The prognosis for larger unresectable HCCs is very poor (84,85), and TACE has been a suggested treatment for this group of patients (86-88). However, the median patient survival after TACE has not been very satisfactory. The 3-year survival rate after TACE in patients with HCCs >5 cm was reported to be <31% (89). RFA is considered not suitable for patients who have large HCCs, especially if they also have advanced cirrhosis. The non-invasive nature of HIFU is an advantage for patients with advanced cirrhosis. Research has been carried out to investigate whether HIFU ablation is a suitable treatment for large HCCs in the presence of cirrhosis. Wu et al. reported that HIFU could be safely used in cirrhotic patients with advanced HCC. In a study involving 55 patients with a median tumor size of 8.1 cm (4–14 cm), the overall survival rates at 6, 12 and 18 months were 86.1%, 61.5% and 35.3% respectively. No severe complications were reported (90). In a study involving 151 patients with advanced HCC, the complete response and partial response rates for HIFU treatment were 28.5% and 60.3% respectively in patients with advanced HCC. The 1-year and 2-year survival rates were 50% and 30.9% respectively in these patients and 3.4% and 0% respectively in patients who received maximal conservative treatment only (91). Cheung et al. reported that the complete response rate of tumors >5 cm was 50%, and the 1-, 3- and 5-year survival rates were 84.6%, 49.2% and 32.3% respectively (92). Incomplete ablation likely happens with larger tumors. In order to improve the survival of patients with larger tumors, clinicians have tried to combine TACE and HIFU ablation. Wu et al. randomized 50 patients with HCCs >10 cm to two treatment groups: TACE alone and TACE with HIFU. A survival benefit was seen in the latter group. Patients with stage-IV HCC in this group had a 1-year survival rate of 42.9%, versus 0% in their counterparts (93). Li et al. also compared these two modalities (TACE alone and TACE with HIFU) for unresectable large HCCs. They randomized 89 patients with unrespectable large HCCs to these two treatment groups. A significantly higher tumor response rate and a survival benefit were seen in the group having combined treatment. The 1-, 2- and 3-year overall survival rates in this group were 72.7%, 50.0% and 31.8% respectively, versus 47.2%, 16.7% and 2.8% respectively in their counterparts (94).
HIFU for tumors in difficult positions
Proximity of tumor to large blood vessels plays a significant role in heat transmission. Blood flow protects the vessel wall from damage, but it also acts as a “heat sink” and cools nearby tissue, limiting coagulative potential (95). The potential heat-sink effect of HIFU has been investigated. In a study involving 39 patients with 42 tumors (1.5–22 cm; median, 7.4 cm) close to major hepatic vessels, patients with smaller tumors had better tumor response to HIFU treatment. The complete response rate was 50% and the partial response rate was 50% (96). The heat-sink effect was minimal due to the extracorporeal mode of energy delivery. Unlike percutaneous RFA where heat energy dissipates from the radius of the active treatment electrode, HIFU delivers heat energy at a precise focus point of around 1cm in diameter. HIFU can theoretically ablate tumors in difficult locations. With the aid of artificial pleural effusion with normal saline, effective ablation can be achieved near the diaphragm or the heart where percutaneous RFA is technically impossible (97,98).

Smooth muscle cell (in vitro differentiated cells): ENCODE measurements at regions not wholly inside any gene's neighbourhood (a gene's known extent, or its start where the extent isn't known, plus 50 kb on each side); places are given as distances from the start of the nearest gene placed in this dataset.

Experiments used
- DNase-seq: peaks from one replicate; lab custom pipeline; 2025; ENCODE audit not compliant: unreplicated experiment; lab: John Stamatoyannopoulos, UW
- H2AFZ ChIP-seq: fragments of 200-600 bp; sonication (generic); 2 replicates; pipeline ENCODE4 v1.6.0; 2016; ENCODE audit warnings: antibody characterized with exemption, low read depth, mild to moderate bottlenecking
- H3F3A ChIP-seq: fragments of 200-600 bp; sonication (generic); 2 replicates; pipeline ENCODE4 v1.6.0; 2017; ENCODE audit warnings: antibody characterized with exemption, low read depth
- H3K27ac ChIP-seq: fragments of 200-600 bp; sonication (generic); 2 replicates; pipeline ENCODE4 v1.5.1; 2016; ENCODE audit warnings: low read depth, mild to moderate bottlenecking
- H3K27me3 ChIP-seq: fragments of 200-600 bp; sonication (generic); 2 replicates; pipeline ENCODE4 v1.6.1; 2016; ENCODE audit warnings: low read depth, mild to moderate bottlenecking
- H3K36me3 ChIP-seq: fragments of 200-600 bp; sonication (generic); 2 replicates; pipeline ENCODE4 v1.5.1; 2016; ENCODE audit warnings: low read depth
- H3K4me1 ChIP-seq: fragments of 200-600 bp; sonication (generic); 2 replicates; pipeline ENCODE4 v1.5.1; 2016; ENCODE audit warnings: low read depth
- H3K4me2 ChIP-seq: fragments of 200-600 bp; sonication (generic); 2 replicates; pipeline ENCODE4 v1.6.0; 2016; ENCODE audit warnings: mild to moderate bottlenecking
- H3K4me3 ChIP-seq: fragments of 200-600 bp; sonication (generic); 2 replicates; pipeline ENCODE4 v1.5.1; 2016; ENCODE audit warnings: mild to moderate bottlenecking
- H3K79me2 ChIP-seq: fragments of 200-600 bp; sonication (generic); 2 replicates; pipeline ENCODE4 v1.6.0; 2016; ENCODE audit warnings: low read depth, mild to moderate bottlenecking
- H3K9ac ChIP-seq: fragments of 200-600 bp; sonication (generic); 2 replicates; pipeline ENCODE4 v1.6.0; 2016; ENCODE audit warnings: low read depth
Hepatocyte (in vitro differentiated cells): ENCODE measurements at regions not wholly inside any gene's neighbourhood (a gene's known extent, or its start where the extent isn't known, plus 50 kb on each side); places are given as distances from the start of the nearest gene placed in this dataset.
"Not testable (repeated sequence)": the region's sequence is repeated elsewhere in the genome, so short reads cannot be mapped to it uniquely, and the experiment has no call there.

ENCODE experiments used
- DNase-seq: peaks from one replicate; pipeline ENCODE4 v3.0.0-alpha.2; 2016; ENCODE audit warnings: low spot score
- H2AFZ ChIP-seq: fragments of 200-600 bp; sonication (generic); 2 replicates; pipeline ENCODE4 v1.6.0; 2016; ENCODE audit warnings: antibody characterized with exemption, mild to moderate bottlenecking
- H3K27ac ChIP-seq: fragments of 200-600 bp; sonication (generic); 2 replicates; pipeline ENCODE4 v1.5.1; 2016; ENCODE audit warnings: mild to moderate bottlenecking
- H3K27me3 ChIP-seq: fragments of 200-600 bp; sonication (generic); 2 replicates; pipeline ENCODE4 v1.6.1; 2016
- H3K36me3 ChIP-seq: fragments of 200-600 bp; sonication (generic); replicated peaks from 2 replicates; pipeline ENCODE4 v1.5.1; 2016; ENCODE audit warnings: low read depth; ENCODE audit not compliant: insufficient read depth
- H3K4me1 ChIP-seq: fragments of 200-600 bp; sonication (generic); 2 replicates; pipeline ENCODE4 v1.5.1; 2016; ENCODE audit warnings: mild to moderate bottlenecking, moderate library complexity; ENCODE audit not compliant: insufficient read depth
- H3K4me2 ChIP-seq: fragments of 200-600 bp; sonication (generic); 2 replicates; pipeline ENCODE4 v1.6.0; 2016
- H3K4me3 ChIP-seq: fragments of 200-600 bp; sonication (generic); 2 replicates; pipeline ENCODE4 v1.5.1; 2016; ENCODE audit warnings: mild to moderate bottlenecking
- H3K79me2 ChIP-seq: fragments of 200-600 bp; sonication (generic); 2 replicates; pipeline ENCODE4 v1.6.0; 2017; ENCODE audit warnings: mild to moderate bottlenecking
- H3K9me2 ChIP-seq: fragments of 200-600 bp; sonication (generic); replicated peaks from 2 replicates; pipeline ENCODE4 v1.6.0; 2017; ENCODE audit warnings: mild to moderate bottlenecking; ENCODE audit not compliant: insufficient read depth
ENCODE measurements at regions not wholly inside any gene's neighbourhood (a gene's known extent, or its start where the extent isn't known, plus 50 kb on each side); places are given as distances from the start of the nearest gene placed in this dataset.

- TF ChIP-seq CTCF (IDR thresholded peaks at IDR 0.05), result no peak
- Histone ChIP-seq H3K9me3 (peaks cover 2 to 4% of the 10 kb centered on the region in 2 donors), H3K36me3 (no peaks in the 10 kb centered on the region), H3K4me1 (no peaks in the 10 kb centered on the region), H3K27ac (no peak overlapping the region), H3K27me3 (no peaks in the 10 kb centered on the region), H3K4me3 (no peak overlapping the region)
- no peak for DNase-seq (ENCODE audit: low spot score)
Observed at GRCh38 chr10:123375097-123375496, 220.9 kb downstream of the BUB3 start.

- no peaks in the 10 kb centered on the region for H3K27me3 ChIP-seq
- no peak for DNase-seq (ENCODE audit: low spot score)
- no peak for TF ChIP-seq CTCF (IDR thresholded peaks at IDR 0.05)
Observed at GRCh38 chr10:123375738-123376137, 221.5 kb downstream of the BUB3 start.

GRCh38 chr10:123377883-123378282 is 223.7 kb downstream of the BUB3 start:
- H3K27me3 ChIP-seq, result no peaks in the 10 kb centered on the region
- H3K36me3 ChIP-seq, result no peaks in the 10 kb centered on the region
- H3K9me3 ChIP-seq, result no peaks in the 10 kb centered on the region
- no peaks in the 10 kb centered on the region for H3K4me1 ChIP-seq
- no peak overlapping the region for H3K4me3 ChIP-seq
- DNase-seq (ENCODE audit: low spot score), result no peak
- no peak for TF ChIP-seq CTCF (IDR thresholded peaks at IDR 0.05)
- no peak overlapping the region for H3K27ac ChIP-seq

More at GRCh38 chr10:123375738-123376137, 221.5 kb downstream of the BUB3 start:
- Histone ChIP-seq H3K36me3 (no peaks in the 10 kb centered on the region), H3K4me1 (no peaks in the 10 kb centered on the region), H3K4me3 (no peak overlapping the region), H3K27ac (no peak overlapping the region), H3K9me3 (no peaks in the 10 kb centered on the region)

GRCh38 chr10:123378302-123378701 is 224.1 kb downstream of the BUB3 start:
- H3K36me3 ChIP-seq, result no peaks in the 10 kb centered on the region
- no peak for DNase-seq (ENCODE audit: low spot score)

HIFU ablation as a bridging therapy
Patients awaiting liver transplantation in general have relatively poor liver function. They may present with gross ascites and hyperbilirubinemia, which are contraindications to TACE. Since the liver donation rate is very low in most Asian regions, these patients need an effective bridging therapy to prevent the progression of HCC and dropping out while waiting for a liver graft. HIFU ablation can potentially provide a suitable bridge in this context. HIFU ablation is well tolerated in cirrhotic HCC patients. After the first report of successful HIFU ablation as a bridging therapy for patients awaiting transplantation (97), the Hong Kong group started using it as a treatment modality for waitlisted HCC patients (99). The interim results with a small sample number showed that HIFU ablation is a safe and promising treatment in waitlisted patients. None of the patients developed liver failure after treatment. The treatment can potentially reduce the dropout rate in areas where the liver donation rate is low.
Complications of HIFU ablation
Complications of HIFU ablation are mainly related to the thermal injury resulting from the focused ultrasound. It can cause damage to internal organs if the focus point is misplaced or it can cause damage to the tissue along the pathway of the HIFU energy penetration. Most patients may experience first-degree skin burn and pain after treatment but most of these conditions are self-limiting. However, severe complications, including ablation of the small bowel in the surrounding area requiring laparotomy, have been reported (100). Xu et al. showed that HIFU treatment was a well-tolerated treatment option for cirrhotic HCC patients. First-degree skin burn occurred in 37.2% of the patients, second-degree skin burn occurred in 31.7% of the patients and third-degree skin burn occurred in 2.1% of the patients. No complication related to liver function decompensation was reported (82). Cheung et al. reported that 13 patients developed complications after HIFU treatment for HCC. Most of the complications were associated with skin injuries. One patient developed transient hyperbilirubinemia and one patient developed liver abscess that did not require drainage. More than one-third of patients had Child-B cirrhosis. There was no mortality reported (101). Table 2 summarizes the results of HIFU treatment in cirrhotic HCC patients.